By Ben Leubsdorf and Theo Francis
Corporate profits continued to rebound last quarter alongside solid growth in the broader U.S. economy.
A key measure of after-tax earnings across U.S. corporations rose 5.2% in the third quarter from a year earlier, the Commerce Department reported Tuesday. That was the first annual increase since late 2014 and the strongest year-over-year growth since the fourth quarter of 2012.
Profit gains were reflected among large U.S. companies in most industry sectors as healthy consumer spending and other forces helped accelerate economic growth and set the stage for further expansion in the fourth quarter.
The U.S. is "the bright spot in the world right now,"Dow Chemical Co. Chief Financial Officer Howard Ungerleider told analysts Tuesday.
Third-quarter earnings gains were led by technology, utilities, basic materials, financial and consumer-discretionary companies, according to Thomson Reuters. Real estate, health care and financials showed the most improvement in revenue.
On Monday, health-insurance giant UnitedHealth Group Inc. provided 2017 profit projections that exceeded analyst expectations, while shoe-seller Foot Locker Inc. recently said third-quarter sales and profit rose compared with the prior year. Hormel Foods Corp., the maker of Spam and other meat products, posted record earnings for the 14th straight quarter, while Campbell Soup Co. said cost cuts generated higher profit even as demand slackened.
Tuesday's Commerce Department report also showed that gross domestic product, a broad measure of the goods and services produced across the economy, expanded at an inflation- and seasonally adjusted annual rate of 3.2% in the third quarter, the strongest growth in two years.
That was up from last month's estimate that output rose at a 2.9% pace in the third quarter and beat economists' expectations for a revision up to 3% growth. The latest reading was boosted by stronger consumer spending, though business investment came in weaker than earlier estimated.
"The U.S. economy is in good shape in the second half of 2016," said Gus Faucher, deputy chief economist at PNC Financial Services Group.
Corporate profits have been pressured in recent years by various forces including weak global growth, a strong dollar that damps demand for U.S. exports, and slumping commodity prices that battered the energy and agriculture sectors.
But business earnings have shown signs of stabilization this year as some of those headwinds faded. The Commerce Department said after-tax corporate profits, without inventory valuation or capital consumption adjustments, rose 3.5% in the third quarter from the prior period, their third consecutive quarterly increase.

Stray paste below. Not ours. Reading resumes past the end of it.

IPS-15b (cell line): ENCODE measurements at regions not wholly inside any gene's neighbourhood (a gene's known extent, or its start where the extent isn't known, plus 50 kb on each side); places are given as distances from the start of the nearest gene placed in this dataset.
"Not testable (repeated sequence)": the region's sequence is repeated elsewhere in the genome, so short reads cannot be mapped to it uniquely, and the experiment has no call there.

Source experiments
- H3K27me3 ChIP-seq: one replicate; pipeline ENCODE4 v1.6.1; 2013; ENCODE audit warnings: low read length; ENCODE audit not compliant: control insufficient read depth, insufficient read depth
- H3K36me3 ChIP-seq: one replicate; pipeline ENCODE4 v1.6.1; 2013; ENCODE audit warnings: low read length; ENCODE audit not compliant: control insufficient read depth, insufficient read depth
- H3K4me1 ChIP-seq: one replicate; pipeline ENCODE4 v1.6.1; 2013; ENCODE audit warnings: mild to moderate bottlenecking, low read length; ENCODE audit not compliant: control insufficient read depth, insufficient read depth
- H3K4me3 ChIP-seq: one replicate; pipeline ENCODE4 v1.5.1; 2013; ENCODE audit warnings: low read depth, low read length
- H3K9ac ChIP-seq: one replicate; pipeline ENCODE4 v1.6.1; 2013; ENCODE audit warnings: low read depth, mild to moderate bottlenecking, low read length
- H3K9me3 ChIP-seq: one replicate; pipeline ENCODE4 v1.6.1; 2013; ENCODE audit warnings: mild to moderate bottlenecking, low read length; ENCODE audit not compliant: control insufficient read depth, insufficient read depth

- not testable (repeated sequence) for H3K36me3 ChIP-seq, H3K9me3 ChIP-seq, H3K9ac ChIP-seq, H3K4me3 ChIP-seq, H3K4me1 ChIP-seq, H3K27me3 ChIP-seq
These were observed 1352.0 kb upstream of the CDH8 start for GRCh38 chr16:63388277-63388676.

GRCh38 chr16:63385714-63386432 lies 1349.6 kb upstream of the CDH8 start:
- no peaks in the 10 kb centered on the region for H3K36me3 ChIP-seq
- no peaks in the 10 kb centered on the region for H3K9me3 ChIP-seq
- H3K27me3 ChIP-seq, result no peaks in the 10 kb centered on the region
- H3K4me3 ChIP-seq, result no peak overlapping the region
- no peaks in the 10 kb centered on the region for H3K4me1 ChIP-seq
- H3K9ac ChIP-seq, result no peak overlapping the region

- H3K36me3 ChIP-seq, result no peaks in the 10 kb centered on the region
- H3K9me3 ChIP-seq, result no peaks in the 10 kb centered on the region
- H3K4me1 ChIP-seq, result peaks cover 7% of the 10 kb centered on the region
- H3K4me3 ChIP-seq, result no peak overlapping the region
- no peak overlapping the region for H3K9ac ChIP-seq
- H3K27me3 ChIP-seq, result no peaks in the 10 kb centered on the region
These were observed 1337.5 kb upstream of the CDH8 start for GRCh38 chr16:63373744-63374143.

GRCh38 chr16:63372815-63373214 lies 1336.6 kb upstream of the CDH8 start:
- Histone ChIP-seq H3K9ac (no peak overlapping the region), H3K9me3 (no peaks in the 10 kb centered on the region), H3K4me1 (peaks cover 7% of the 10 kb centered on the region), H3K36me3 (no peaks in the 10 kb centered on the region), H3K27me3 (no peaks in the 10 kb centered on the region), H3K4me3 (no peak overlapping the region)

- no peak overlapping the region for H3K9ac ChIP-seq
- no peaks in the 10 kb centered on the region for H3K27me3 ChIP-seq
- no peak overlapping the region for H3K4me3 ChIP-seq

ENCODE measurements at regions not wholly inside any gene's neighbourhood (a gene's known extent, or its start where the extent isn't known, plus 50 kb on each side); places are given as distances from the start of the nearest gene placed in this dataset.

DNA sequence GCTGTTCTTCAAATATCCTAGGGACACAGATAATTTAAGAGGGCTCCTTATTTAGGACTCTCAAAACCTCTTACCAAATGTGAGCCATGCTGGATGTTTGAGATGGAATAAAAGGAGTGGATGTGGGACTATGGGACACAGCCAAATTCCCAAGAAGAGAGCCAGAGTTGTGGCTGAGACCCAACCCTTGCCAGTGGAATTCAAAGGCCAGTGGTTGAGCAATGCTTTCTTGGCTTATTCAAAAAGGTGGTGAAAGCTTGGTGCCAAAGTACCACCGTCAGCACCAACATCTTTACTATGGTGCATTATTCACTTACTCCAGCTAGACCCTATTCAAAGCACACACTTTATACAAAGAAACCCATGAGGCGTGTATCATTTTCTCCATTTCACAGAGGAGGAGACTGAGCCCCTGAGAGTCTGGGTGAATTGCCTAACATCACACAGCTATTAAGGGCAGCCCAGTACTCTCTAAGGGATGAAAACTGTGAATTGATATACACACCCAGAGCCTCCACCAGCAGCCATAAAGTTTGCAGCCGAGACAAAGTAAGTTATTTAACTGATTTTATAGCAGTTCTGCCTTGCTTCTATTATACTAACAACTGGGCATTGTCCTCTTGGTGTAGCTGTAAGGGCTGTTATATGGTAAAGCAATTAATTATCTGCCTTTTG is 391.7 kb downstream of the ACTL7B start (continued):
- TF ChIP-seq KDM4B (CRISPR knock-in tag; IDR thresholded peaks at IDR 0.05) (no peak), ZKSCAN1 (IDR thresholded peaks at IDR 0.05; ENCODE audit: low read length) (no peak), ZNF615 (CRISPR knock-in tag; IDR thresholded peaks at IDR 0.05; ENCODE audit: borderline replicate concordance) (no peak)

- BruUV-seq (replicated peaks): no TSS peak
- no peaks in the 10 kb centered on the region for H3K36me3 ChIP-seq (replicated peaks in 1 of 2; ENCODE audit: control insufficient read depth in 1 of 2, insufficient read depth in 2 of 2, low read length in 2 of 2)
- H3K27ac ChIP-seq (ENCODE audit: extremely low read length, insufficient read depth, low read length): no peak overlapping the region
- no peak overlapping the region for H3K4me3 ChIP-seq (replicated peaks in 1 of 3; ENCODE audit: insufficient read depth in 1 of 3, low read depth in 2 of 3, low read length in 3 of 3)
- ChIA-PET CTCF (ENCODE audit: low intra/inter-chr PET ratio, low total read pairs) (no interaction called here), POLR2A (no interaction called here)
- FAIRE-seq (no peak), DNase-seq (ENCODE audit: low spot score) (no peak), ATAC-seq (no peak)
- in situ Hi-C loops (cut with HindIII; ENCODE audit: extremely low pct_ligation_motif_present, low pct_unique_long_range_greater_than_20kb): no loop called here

"We had been anticipating a turnaround for profits as nominal growth picked up; but the firming, at least so far, looks more rapid and stronger than we had expected," J.P. Morgan Chase economist Daniel Silver said.
Business profits represented 9.1% of U.S. GDP in the third quarter, up from a recent low of 7.8% in late 2015 though down from the 10.2% average seen in 2012 through 2014.
Large publicly traded U.S. companies posted their biggest percentage gains in profit since late 2014 in the third quarter, according to Thomson Reuters. With nearly all S&P 500 index companies reporting results, profits were set to rise 4.2% from last year's third quarter. Sales were expected to increase 2.6%. The figures reflect actual earnings -- adjusted to exclude write-downs, restructurings and other items considered unusual -- for companies that have reported and analyst expectations for others.
Excluding the hard-hit energy sector, earnings would be up 7.9%, Thomson Reuters said. The energy sector was the worst performer, where profits are down 67% from third-quarter 2015 and revenue declined 14.7%.
Business investment remains a weak spot for the economy. One measure of capital expenditures, fixed nonresidential investment, rose at a weak 0.1% pace last quarter versus an earlier estimate of 1.2% growth. Business investment in structures rose more than earlier estimated, but growth in spending on intellectual-property products such as software and research and development was weaker than earlier thought, and spending on equipment declined more sharply than previously estimated.
U.S. economic growth accelerated in the third quarter following modest growth in late 2015 and early 2016. Output climbed 1.6% in the third quarter from a year earlier, up from annual growth of 1.3% in the second quarter.
Consumer spending, which accounts for more than two-thirds of U.S. economic output, rose at a 2.8% annual rate in the third quarter, according to Tuesday's report. That was up from an earlier estimate of 2.1% growth, though still a slowdown from the second quarter's robust 4.3% growth rate for household outlays.
Looking forward, economists expect continued growth in the final three months of 2016. Forecasting firm Macroeconomic Advisers on Tuesday projected GDP growth at a 1.9% annual rate in the fourth quarter.
Economic growth in the coming years could be boosted by fiscal stimulus, according to some forecasters. Republicans next year will control both Congress and the White House, and President-elect Donald Trump has said he hopes to enact an overhaul of the tax code and an infrastructure-investment program.
With unemployment hovering around5% for more than a year and long-sluggish U.S. inflation appearing to firm, the Fed is widely expected to raise short-term interest rates at its Dec. 13-14 meeting, barring unexpected developments in economic data or the financial markets. The central bank has held its benchmark federal-funds rate at a range of 0.25% to 0.50% since December 2015.
Write to Ben Leubsdorf at email@example.com and Theo Francis at firstname.lastname@example.org
(END) Dow Jones Newswires
November 29, 2016 19:33 ET (00:33 GMT)
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